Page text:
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I’m on my penultimate day in Bali before moving on to Java and beginning my trek all the way back up to Bangkok. This is the first time I’ve been back to the island in 5 years. A sobering thought is that I first came here as a solo overland backpacker way back in 1992, 25 years ago! Part of me wished that I’d brought my old diaries with me, but as they’re not digitised, they’re too valuable to risk. This trip has made me resolve to remedy that – as well as concentrate getting the hundreds of slides from the trip scanned. I left the UK in October 1991 and didn’t return until a year later. I spent five months in Indonesia, island-hopping from Sumatra to East Timor via local buses and ferries. In these days of cheap flights (and more onerous visa restrictions) it’s a feat no-one attempts anymore. I came back & repeated the trip as far as Flores with my late partner, Lynn in 1998 but we also came to Bali a couple of times on holidays. Those experiences have given me the perspective to see how much Bali has changed in a quarter of a century.

Admittedly, this isn’t the same island-ranging trip as before as my primary reason for visiting was to come and see Alison, an old Australian friend whom Lynn and I first met in India in 1998 and who now lives here. Alison accompanied the pair of us on chunks of our 18 month trip around the world onwards from that point, sharing many of our adventures. So, most of my time here has been spent in the Ubud area where Alison has a home and business, Mingle Cafe. To say the place has changed since 1992 is an understatement. It’s grown hugely as money, tourists and expats have flooded in. Traffic is a bit of a nightmare too. Roads that used to be reasonably quiet have become sclerotic with parked cars & scooters. Suicidal tourists on scooters don’t help. Some of them insist on driving down one-way streets or weave in and out of traffic as if it really matters that they get somewhere a couple of minutes quicker (this is Bali, for God’s sake, they taught the Spanish the meaning of ‘Manyana’!)

Some of the places I had fond memories of have gone, others remain. Sadly one of my favourite restaurants serving authentic Balinese veggie dishes has disappeared since 2012, There’s a few new eyesores in Ubud (especially on Monkey Forest road, where there’s some monstrous but half abandoned buildings), but there’s also some attractive additions as traditional buildings have been expanded in a tasteful and respectful manner. That said, there does seem to have been a bit of a ‘building boom’ that’s outstripped demand. I passed quite a few shops & showrooms that have been built speculatively, without any thought to location or commercial need. Most (but not all) of the building is ribbon development. It’s filled up the spaces along the roads but the rice paddies behind largely remain intact as I saw for myself when I flew in from Thailand.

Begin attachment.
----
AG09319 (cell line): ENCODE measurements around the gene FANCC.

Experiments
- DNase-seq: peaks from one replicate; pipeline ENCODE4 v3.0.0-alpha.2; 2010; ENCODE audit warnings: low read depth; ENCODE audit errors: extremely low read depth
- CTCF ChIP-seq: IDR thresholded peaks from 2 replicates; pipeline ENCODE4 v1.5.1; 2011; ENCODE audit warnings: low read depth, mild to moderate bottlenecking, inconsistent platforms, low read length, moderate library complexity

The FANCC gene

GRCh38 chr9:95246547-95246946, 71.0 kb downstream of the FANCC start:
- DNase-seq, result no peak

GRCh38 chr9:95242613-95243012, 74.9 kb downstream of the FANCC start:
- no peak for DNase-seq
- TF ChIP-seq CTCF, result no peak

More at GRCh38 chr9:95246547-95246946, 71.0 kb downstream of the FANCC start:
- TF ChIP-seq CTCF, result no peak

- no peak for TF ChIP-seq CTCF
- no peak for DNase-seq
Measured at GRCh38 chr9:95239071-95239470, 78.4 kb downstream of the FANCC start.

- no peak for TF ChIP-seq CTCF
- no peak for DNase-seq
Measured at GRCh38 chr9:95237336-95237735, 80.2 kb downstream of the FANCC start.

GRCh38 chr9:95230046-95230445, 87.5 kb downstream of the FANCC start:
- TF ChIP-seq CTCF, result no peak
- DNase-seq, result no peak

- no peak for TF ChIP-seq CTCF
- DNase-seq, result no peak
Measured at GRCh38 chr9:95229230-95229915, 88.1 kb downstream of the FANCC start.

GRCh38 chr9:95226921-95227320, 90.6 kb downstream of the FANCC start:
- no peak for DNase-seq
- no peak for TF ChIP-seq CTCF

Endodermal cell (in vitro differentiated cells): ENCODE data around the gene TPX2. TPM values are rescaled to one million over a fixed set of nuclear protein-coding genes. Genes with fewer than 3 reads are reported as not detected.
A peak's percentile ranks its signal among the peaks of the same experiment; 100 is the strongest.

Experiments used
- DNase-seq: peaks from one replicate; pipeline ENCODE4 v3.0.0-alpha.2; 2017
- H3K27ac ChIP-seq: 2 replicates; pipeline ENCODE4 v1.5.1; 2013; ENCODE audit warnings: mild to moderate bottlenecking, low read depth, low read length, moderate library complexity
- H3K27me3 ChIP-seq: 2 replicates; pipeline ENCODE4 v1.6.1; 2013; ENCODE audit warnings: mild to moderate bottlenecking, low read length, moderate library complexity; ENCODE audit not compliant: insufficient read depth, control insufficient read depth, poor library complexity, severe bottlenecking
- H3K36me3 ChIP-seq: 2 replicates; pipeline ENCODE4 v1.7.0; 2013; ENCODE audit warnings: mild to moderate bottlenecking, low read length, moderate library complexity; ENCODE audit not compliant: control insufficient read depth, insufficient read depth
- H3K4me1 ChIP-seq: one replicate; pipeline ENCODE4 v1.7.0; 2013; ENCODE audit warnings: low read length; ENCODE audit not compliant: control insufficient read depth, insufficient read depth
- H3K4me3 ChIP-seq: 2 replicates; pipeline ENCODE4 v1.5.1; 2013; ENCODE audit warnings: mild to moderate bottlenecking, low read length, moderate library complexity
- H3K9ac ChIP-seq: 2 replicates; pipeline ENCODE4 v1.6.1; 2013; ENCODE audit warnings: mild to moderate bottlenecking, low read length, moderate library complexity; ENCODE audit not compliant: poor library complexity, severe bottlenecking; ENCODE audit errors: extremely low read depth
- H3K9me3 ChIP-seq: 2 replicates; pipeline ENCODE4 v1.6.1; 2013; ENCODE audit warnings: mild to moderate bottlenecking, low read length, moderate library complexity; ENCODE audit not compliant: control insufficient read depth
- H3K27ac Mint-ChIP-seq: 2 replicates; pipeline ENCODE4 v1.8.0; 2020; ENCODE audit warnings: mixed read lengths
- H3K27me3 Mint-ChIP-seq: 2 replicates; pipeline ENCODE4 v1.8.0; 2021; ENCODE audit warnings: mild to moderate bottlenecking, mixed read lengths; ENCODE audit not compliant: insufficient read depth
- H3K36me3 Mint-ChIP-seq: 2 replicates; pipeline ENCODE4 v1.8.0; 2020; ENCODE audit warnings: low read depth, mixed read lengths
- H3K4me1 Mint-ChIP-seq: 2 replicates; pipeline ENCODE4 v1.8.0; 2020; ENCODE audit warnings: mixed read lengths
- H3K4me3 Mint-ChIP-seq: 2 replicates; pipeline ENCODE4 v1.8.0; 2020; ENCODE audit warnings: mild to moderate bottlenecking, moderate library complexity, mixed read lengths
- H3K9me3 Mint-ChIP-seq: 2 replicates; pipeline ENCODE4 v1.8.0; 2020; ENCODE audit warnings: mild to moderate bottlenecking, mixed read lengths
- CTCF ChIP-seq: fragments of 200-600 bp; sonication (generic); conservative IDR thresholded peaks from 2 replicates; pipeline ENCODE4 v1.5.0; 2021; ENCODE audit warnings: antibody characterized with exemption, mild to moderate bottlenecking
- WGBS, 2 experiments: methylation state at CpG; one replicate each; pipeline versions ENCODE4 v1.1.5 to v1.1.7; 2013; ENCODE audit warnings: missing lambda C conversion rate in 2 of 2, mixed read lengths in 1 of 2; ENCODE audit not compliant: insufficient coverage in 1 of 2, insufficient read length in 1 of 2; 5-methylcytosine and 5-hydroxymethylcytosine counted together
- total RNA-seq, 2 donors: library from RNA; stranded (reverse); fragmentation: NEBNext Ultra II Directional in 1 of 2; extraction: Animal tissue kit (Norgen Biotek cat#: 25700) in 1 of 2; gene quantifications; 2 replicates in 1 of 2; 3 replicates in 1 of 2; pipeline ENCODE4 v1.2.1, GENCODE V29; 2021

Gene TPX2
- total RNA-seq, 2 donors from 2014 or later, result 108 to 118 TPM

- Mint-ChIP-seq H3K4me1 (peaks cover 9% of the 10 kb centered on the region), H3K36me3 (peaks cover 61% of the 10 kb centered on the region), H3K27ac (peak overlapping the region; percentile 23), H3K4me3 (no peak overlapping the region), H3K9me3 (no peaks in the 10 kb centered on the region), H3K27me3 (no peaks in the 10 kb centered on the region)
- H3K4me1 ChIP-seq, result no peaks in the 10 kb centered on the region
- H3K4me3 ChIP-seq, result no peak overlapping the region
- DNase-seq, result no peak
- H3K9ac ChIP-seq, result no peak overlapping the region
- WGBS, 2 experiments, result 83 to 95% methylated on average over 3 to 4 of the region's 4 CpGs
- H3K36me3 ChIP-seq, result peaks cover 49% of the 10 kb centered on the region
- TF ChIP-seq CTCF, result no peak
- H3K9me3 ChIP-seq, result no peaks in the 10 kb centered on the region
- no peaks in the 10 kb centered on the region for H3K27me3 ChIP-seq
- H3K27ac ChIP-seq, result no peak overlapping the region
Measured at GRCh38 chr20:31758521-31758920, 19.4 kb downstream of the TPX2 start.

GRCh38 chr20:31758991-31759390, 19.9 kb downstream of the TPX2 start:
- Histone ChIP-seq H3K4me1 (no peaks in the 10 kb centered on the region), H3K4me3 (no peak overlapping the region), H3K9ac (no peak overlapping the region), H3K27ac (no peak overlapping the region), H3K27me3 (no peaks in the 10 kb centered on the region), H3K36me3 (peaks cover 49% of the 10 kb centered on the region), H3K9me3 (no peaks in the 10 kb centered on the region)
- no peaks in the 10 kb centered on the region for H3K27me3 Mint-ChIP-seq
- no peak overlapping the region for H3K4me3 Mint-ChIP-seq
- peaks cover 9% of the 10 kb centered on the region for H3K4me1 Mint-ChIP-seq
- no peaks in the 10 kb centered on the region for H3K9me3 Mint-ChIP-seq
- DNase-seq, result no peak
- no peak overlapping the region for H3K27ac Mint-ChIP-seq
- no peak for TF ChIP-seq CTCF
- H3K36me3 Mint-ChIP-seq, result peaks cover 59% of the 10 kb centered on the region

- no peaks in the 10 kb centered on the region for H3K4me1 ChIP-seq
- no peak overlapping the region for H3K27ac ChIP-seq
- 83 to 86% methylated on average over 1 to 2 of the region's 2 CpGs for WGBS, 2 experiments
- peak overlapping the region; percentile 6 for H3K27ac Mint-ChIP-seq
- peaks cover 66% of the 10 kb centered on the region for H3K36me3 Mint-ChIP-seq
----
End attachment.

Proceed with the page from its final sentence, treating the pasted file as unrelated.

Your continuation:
What hasn’t changed is the Balinese people. They’re still as friendly and welcoming as ever, and their unique culture survives, seemingly unscathed. I’ve always thought the Balinese were object lessons in how to hang on to your culture despite mass tourism – even with the latest human waves to hit the island (first the Russians, now the Chinese). Religious ceremonies and practices that have endured for centuries are still part of daily life here – even if some have been updated to reflect the modern age. I took part in one example shortly after arriving. Tumpak Landep is the day to pay homage to metal heirlooms (such as old daggers handed down through the generations). Nowadays its expanded to include blessing everyday items such as cars and scooters! Nonetheless, it’s taken seriously, families don their traditional clothing as always for such occasions and the blessings are performed. I can’t help but admire the Balinese for this. Their religion still has such a big part to play in their everyday lives that we in the West can’t really imagine it unless we experience it.  Here’s a selection of pictures from Tumpak Landep;

DG264167. Blessing offerings for Tumpak Landep. Bali. Indonesia. 4.2.17.JPG

Blessing and sprinkling holy water on offerings and family heirlooms.

 

DG264162. Girl placing blessings on a scooter during . Tumpak Lendep. Ubud. Bali. Indonesia. 4.2.17.JPG

A young girl places offerings that have been blessed and sprinkled with holy water onto one of the family’s scooters.

I’ll be sad to leave as I’ve always loved Bali. Plus, it’s been a joy to catch up with Alison and it’s been an interesting time being part of an expatriate community intertwined with the local Balinese music scene (something I rarely experience on my travels). I’m determined that won’t be another five years before I return.

Next, I move on to Java, somewhere I’ve not been back to since 1998. I’m starting the trip in a city I’ve never experienced before – Surabaya, so that should be fun…